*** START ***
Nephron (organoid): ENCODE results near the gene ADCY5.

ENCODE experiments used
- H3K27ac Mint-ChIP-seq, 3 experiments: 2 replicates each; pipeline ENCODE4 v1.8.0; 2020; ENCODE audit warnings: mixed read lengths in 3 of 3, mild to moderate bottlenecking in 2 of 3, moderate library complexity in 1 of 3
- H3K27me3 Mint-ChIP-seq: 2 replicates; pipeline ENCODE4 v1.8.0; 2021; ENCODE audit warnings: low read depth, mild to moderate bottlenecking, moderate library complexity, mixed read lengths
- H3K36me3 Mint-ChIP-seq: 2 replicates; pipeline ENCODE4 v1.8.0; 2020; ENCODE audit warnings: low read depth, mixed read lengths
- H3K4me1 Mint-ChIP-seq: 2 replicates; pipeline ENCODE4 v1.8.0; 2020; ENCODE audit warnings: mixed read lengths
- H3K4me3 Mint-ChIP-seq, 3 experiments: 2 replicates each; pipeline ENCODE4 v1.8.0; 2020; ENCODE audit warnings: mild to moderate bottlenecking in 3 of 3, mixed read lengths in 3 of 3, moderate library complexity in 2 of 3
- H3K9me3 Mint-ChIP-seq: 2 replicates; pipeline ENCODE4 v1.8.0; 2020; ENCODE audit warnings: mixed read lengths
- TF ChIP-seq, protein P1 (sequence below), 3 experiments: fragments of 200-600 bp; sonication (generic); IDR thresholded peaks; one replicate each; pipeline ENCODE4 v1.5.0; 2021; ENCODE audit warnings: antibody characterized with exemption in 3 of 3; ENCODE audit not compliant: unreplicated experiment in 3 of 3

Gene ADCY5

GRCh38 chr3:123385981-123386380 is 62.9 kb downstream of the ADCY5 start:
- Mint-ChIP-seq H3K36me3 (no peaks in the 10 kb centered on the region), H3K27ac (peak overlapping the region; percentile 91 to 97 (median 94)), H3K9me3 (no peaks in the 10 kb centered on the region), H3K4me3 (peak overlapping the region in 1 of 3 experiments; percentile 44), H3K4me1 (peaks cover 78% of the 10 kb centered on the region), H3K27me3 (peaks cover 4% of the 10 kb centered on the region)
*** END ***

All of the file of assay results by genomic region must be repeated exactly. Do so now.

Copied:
Nephron (organoid): ENCODE results near the gene ADCY5.

ENCODE experiments used
- H3K27ac Mint-ChIP-seq, 3 experiments: 2 replicates each; pipeline ENCODE4 v1.8.0; 2020; ENCODE audit warnings: mixed read lengths in 3 of 3, mild to moderate bottlenecking in 2 of 3, moderate library complexity in 1 of 3
- H3K27me3 Mint-ChIP-seq: 2 replicates; pipeline ENCODE4 v1.8.0; 2021; ENCODE audit warnings: low read depth, mild to moderate bottlenecking, moderate library complexity, mixed read lengths
- H3K36me3 Mint-ChIP-seq: 2 replicates; pipeline ENCODE4 v1.8.0; 2020; ENCODE audit warnings: low read depth, mixed read lengths
- H3K4me1 Mint-ChIP-seq: 2 replicates; pipeline ENCODE4 v1.8.0; 2020; ENCODE audit warnings: mixed read lengths
- H3K4me3 Mint-ChIP-seq, 3 experiments: 2 replicates each; pipeline ENCODE4 v1.8.0; 2020; ENCODE audit warnings: mild to moderate bottlenecking in 3 of 3, mixed read lengths in 3 of 3, moderate library complexity in 2 of 3
- H3K9me3 Mint-ChIP-seq: 2 replicates; pipeline ENCODE4 v1.8.0; 2020; ENCODE audit warnings: mixed read lengths
- TF ChIP-seq, protein P1 (sequence below), 3 experiments: fragments of 200-600 bp; sonication (generic); IDR thresholded peaks; one replicate each; pipeline ENCODE4 v1.5.0; 2021; ENCODE audit warnings: antibody characterized with exemption in 3 of 3; ENCODE audit not compliant: unreplicated experiment in 3 of 3

Gene ADCY5

GRCh38 chr3:123385981-123386380 is 62.9 kb downstream of the ADCY5 start:
- Mint-ChIP-seq H3K36me3 (no peaks in the 10 kb centered on the region), H3K27ac (peak overlapping the region; percentile 91 to 97 (median 94)), H3K9me3 (no peaks in the 10 kb centered on the region), H3K4me3 (peak overlapping the region in 1 of 3 experiments; percentile 44), H3K4me1 (peaks cover 78% of the 10 kb centered on the region), H3K27me3 (peaks cover 4% of the 10 kb centered on the region)